Immunodeficiency Versus Autoimmune and Hyperinflammatory Diseases

Immunodeficiency is often confused with autoimmune and hyperinflammatory diseases. Patients with immunodeficiency have immune systems that are functionally impaired or absent. They also often have inadequate or malfunctioning antibodies (the immune-system molecules that protect against infection), which leads to recurring infections.

Autoimmune and hyperinflammatory diseases, on the other hand, may cause a patient’s immune system to attack his or her own organs. Autoimmune disease may include lupus, juvenile diabetes and rheumatoid arthritis. If your primary care physician believes you have an autoimmune disease, please contact the Mass General Rheumatology Unit for an evaluation from one of our expert rheumatologists.

Hyperinflammatory conditions that are not primarily treated by our practice include chronic fatigue syndrome, small fiber polyneuropathy, chronic Lyme disease, Pediatric Acute-onset Neuropsychiatric Syndrome (PANS), and Pediatric Autoimmune Neuropsychiatric Disorder Associated with Streptococcal infections (PANDAS). If your primary care physician believes you have small fiber polyneuropathy, please contact the Mass General Neurology Unit for an evaluation from one of our expert neurologists. If your primary care physician believes you have chronic Lyme disease, PANS, or PANDAS, please contact the Mass General Infectious Disease Unit for an evaluation from one of our expert infectious disease doctors.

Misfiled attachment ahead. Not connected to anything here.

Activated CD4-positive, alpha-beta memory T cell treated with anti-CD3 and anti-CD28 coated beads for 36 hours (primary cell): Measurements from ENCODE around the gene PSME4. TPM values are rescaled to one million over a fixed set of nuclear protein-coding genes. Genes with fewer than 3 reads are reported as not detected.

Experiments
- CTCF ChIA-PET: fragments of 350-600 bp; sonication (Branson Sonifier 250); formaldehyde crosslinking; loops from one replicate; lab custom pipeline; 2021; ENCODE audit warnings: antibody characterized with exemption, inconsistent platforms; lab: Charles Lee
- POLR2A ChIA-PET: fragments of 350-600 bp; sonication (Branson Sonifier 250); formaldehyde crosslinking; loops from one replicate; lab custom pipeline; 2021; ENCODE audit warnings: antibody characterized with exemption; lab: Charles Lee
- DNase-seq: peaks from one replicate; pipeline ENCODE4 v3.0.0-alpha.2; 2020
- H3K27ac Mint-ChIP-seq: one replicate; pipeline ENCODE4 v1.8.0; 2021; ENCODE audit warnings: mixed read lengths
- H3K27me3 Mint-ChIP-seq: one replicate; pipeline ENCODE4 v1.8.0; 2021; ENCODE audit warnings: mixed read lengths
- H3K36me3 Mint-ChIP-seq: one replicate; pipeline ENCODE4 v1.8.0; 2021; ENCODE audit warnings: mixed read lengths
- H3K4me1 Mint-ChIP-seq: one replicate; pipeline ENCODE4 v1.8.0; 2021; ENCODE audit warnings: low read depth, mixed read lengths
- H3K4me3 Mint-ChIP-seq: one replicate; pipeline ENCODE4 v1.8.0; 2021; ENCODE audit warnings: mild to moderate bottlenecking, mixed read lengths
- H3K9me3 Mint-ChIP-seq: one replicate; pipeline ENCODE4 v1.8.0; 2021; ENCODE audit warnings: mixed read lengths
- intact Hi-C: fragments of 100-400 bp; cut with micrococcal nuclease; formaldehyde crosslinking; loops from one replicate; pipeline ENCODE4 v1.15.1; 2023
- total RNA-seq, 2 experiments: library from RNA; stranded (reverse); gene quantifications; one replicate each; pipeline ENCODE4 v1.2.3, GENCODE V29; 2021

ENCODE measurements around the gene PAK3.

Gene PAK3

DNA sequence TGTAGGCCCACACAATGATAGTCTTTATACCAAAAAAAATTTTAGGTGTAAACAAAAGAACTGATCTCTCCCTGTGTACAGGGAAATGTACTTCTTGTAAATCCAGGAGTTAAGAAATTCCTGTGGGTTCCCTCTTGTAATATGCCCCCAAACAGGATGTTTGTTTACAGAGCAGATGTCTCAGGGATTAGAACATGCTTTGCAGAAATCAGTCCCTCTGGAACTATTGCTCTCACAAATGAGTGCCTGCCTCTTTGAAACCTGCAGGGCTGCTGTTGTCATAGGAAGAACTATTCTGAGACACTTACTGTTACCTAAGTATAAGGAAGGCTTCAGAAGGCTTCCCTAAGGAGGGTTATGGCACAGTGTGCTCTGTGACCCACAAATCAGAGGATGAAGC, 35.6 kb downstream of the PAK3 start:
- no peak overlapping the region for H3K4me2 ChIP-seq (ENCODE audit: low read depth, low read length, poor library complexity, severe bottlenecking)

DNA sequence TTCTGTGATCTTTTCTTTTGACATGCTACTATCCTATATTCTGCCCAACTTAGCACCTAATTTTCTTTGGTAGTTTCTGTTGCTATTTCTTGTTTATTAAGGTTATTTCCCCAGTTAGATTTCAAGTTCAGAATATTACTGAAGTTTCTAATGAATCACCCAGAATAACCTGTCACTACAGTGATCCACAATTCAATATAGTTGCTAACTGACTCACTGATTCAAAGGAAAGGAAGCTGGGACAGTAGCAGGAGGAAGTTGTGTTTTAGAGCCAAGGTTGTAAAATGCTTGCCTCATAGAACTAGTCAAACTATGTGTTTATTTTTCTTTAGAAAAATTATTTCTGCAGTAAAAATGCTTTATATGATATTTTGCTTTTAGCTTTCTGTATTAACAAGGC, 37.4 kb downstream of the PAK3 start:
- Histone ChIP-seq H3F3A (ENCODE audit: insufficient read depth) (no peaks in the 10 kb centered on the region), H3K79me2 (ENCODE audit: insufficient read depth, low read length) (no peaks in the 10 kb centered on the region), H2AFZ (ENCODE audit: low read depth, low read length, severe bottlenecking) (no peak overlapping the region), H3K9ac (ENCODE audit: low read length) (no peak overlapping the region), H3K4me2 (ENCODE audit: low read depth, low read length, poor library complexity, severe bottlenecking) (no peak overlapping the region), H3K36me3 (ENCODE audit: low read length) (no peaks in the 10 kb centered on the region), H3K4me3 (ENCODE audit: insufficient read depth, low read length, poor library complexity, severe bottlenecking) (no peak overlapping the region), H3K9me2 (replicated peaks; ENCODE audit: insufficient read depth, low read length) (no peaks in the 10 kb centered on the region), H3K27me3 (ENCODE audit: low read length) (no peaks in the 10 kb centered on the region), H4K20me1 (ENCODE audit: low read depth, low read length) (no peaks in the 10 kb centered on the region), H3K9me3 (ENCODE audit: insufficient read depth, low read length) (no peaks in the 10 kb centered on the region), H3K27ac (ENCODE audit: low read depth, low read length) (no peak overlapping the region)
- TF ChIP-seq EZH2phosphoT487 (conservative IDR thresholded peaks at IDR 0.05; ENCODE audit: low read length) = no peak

About This Program

Specialized Care for Patients with Immunodeficiencies

Primary immunodeficiency disorders are chronic conditions characterized by recurring infections. Additionally, patients may have an increased frequency of auto-immune disorders and hematologic disorders. These disorders often are inherited and appear within the first few years of life, but some primary immunodeficiencies emerge in adulthood. About 1 in 10,000 people world-wide are affected by some form of primary immunodeficiency.

Complicating matters, more than 400 unique medical conditions qualify as a form of primary immunodeficiency. This wide range of diseases and related symptoms make primary immunodeficiency very difficult to diagnose. Since physicians throughout New England refer their most challenging cases to Mass General, we have developed the clinical expertise to evaluate patients with these disorders and tailor treatment plans that promote a better quality of life.

Treating the Complete Range of Disorders

Our program treats patients with defects involving various components of the immune system. Patients often experience defective or low levels of antibodies, immune-system molecules that protect against infection. A patient with a primary immunodeficiency typically experiences recurring infections that prevent him or her from leading a normal, productive and healthy life.

Many of these infections, such as bronchitis, chronic sinusitis, otitis and pneumonia, affect the sinopulmonary system (i.e. sinuses, middle ear and/or lungs). Others affect the gastrointestinal system, triggering symptoms such as chronic diarrhea.